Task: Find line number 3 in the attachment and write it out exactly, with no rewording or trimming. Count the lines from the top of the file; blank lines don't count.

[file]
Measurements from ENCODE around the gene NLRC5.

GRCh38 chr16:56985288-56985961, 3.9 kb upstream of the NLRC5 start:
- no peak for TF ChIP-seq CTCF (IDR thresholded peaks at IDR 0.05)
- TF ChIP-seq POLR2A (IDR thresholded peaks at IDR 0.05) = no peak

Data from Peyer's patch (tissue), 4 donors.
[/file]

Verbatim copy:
- no peak for TF ChIP-seq CTCF (IDR thresholded peaks at IDR 0.05)